Published April 16th, 2020 at 8:18 AM
A recession sucks the joy out of a city.
Shops and restaurants close. Buildings turn shabby. Rebirths of old neighborhoods screech to a halt. Plans for new housing, streetcar expansions, bike trails and park improvements go dormant.
A new analysis predicts that Kansas City may experience those scenarios sooner than most other places as the widespread disruptions caused by the COVID-19 pandemic continue.
“After less than a month of shelter-at-home edicts, it’s clear that retail sales have plummeted and unemployment is skyrocketing,” authors Michael A. Pagano and Christiana K. McFarland write in the Brookings Institution’s blog, The Avenue.
In just four weeks, 22 million Americans — including more than 480,000 in Missouri and Kansas — have filed first-time unemployment claims, effectively wiping out all of the job gains since the financial crisis of 2008. On Tuesday, the International Monetary Fund predicted that the pandemic will likely cause the worst global recession since the Great Depression.
“A city that generates the majority of its revenue from sales or income taxes will be hit hard and immediately when it experiences such consumer declines and job losses,” note Pagano and McFarland in the Brookings blog.
Kansas City doesn’t have an income tax, but roughly 45 percent of its general fund revenue comes from a 1 percent tax on earnings both from city residents and people who work in the city but live elsewhere. Money from the general fund pays for police and fire protection, trash pickup and other services that directly affect the lives of residents.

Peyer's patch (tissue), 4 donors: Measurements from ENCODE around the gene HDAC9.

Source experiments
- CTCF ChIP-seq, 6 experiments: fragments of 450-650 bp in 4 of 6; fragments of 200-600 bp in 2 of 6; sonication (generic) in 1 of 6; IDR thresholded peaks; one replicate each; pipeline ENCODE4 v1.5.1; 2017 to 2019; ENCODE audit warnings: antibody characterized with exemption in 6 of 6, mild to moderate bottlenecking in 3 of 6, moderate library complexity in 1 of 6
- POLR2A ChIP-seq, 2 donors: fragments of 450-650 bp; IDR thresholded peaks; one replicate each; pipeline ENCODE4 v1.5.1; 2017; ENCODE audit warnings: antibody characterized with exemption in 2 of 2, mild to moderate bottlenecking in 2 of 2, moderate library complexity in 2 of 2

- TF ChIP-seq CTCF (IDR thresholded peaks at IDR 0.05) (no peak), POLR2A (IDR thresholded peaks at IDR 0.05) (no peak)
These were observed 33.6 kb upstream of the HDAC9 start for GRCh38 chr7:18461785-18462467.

Basic services are also funded with taxes on money that people pay to eat at restaurants and use hotels and motels — activities that have hit the skids.
And Kansas City also relies heavily on revenues from a collection of sales taxes earmarked for specific purposes.
The Brookings authors describe all of those taxes as “elastic” revenue sources, meaning they respond more quickly to circumstances than the property tax — upon which cities in some regions of the United States lean on more heavily.
Brookings researchers also describe Kansas City as having a “vulnerable economic composition” because 15.6 percent — or more than 163,000 — of the region’s jobs are considered high risk under the current conditions. Overall, the study estimates that 16.5 percent — or 24.2 million — of all jobs nationwide are at high risk.
After factoring in the at-risk job percentage and the reliance on elastic revenue sources, Brookings researchers ranked Kansas City as the nation’s 17th most likely among 140 cities it analyzed to experience immediate adverse impacts from the COVID-19 shutdown.
“We’re getting ready for a fiscal calamity,” Mayor Quinton Lucas said. “I think that’s what the national indicators are suggesting.”
Lucas said he hadn’t seen the Brookings report, but empty streets at rush hours and idle businesses are ominous signs.
“I think there will be a longer recovery that anyone’s imagining, even with people going out to restaurants and things,” he said. “You know, that nice dinner at a cool, crowded place after a show at the Music Hall — that might take a little longer than we’re thinking.”
The city has frozen hiring and professional service contracts and is even saving money by not turning on its iconic fountains as early as usual, Lucas said.